Patients at the Mayo Clinic noted time and again how care was organized around their needs rather than the doctors' schedules or the hospital's internal processes.  The facility is attractive, comfortable and soothing and employees are hired for their desire to put the patient first. The authors noted, “When a company's offerings are hard to judge, customers look for subtle indicators of quality.”  Translated, this means that clients can't judge the quality of the medicine but will look at the aspects of your practice they CAN understand to make a judgment about the medicine.  The things they can understand are generally about the service experience and about communication.

While communication of value is critical, so is the dollar amount charged for a service and the practice's pricing strategy.  Discounts, permanent fee reductions and other pricing approaches have generally been considered a “bad” thing in veterinary medicine.  However, used judiciously, they can be helpful in allowing clients to provide better care for their pets and in increasing practice revenue.  When discounts or a moderation of fee increases are talked about, its not uncommon for veterinarians to say “My pediatrician doesn't do that; why should I?”  Unfortunately, human medicine isn't the same as veterinary medicine and it's a different world out there for both of our professions.  Human doctors are dealing with some of the same issues; a health care center in the Dallas area recently advertised a sale on colonoscopies-50% off with a free exam from a gastroenterologist thrown in!

What are some possible pricing alternatives?  Pet owners in the Bayer study responded very positively to the concept of a payment plan where they would be billed in equal monthly installments for a year's regular veterinary services; this plan would cover all of the pet's routine health care for a full year, qualify them for certain discounts or free visits and eliminate large invoices at the time of visits for routine care.  (The plan would not cover diagnostics or treatment for unexpected illness or injury.)  What appears to be attractive about this kind of a plan is the predictability of the payments and the fact that pet owners know in advance what kind of care they need to provide annually. 

These kinds of plans have been used successfully in Banfield practices for years; some non-Banfield practices have also implemented them with very positive results.  The discounts incorporated into the plans are more than made up for by the profit generated from increased usage of services.  Of course, the practice must market the program; if the discount is just given to current clients who were going to buy the service anyways, it won't be effective.  It needs to bring in new clients.

Targeted discounts can also be an effective strategy; this is something many practices already do in conjunction with National Pet Dental Health month in February.   Let's say you want to increase the number of cat visits to your practice. The practice could run a trial program in which a certain discount is offered to cat owners who haven't visited the practice in over eighteen months; it could be a % off total services or a particular service offered free or at a reduced rate.  The ideal time to offer discounts is when the practice is slow otherwise; for example, the offer is only valid Tuesday and Thursday afternoons.  Other examples of targeted incentives could be a discount on a service the practice wants to promote, perhaps in-house blood work or tonometry or the offer of a flea medications at a reduced price if the client pays for an exam.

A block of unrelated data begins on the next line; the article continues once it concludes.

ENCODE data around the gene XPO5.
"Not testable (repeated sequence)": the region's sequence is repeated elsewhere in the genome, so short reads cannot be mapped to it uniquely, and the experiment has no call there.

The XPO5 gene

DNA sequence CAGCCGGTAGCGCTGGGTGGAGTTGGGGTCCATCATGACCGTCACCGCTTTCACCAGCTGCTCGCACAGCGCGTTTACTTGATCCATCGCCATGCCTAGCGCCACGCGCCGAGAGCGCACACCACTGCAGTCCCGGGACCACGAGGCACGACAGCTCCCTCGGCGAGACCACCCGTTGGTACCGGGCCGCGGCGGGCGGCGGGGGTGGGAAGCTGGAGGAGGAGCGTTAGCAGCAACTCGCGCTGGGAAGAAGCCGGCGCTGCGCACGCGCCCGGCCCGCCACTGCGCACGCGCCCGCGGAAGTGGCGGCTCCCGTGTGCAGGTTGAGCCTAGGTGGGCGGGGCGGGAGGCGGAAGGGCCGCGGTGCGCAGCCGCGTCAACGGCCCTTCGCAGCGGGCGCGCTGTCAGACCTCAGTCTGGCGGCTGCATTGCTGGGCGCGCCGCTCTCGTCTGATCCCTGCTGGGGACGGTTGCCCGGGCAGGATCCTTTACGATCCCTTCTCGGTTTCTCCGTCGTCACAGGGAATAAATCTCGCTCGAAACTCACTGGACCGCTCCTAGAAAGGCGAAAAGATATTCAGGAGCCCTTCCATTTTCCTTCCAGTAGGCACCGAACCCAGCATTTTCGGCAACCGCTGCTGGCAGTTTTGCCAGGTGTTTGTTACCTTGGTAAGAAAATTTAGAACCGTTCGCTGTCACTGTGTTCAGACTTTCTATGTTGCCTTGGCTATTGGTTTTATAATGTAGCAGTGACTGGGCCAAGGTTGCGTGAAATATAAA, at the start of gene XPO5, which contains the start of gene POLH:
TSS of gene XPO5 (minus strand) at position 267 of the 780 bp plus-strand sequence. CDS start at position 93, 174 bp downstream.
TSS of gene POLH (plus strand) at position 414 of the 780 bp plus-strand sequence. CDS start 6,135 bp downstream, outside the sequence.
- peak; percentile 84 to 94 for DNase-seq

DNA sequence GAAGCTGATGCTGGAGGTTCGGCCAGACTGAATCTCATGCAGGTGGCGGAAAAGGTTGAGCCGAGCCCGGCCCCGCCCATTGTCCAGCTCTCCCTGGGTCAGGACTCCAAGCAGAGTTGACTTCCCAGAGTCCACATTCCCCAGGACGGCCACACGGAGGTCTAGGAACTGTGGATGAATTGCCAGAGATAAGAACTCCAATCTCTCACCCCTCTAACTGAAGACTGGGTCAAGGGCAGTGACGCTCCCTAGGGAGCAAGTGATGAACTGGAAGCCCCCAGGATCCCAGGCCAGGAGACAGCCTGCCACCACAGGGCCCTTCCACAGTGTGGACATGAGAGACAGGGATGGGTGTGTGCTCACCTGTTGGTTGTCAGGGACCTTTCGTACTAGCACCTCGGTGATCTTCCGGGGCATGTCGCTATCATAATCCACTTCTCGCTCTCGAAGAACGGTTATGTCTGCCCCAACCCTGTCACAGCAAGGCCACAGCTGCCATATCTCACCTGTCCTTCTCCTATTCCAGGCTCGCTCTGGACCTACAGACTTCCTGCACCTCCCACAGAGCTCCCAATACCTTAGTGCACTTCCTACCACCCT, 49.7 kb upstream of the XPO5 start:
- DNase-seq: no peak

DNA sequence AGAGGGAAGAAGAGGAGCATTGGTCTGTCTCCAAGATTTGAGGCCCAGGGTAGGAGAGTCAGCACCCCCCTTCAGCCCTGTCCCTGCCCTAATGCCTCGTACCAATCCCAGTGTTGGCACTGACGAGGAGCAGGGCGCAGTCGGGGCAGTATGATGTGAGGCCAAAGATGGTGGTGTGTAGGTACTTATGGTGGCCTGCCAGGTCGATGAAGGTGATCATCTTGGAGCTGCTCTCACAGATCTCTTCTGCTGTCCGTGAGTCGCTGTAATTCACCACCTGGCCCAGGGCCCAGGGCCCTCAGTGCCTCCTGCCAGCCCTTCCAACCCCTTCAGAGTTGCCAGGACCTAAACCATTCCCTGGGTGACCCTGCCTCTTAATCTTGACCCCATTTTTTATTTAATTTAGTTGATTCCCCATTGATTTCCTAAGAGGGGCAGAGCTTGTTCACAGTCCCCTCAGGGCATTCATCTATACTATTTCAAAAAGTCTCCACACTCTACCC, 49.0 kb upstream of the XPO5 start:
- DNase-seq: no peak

The power in programs like these discussed here is that they offer clients an incentive to visit the practice.    The reduced price alone, however, won't necessarily keep pet owners visiting regularly; the clients have to have a good experience and find value in the care they get once they get to your practice.  In addition to marketing the program effectively, the use of the discount must be tracked over time to see if it actually increases revenue, visits and the amount of care provided to patients. 

The last thing to remember is that even clients who are fully committed to providing quality care are looking for payment alternatives.  Pet owners may be ok with the absolute price your practice charges as well as with the value they get but if they have $200 in their checking account and a maxed out credit card, the care recommendations may not be accepted. 

Research shows that financing alternatives make a difference; a study conducted by Veterinary Pet Insurance, showed that the company's clients with pet health insurance on average had 41% higher stop-treatment levels, scheduled 40% more veterinary visits, and spent twice as much on veterinary care over the life of their pet compared to similar pet owners without pet insurance.  A cardholder survey by CareCredit revealed that 71% of cardholders said that having this financing option affected their decision as to the level of treatment they can provide their pet. 

In order to effectively recommend payment options such as pet insurance, third party payment plans or internal financing options, veterinarians and their staff must first of all understand the programs themselves.  Recommendations to clients are most helpful when they include not only a general recommendation for a kind of product but also a recommendation for a specific brand along with the reasons why the practice thinks this product or this company is the best one.  This is no different from medical products; clients don't just want to know just that their pets should be on heartworm preventative; they want to know which brand your practice recommends and why.

Not every pricing strategy discussed here is going to be right for every practice.  If your practice is experiencing real growth in visits and transactions and has a healthy profit margin, you may not need to change your approach to pricing.  But if your practice isn't growing and isn't profitable, its time to focus on changes to these pricing related issues-the absolute dollar charged, communication of value, and the availability of financing alternatives.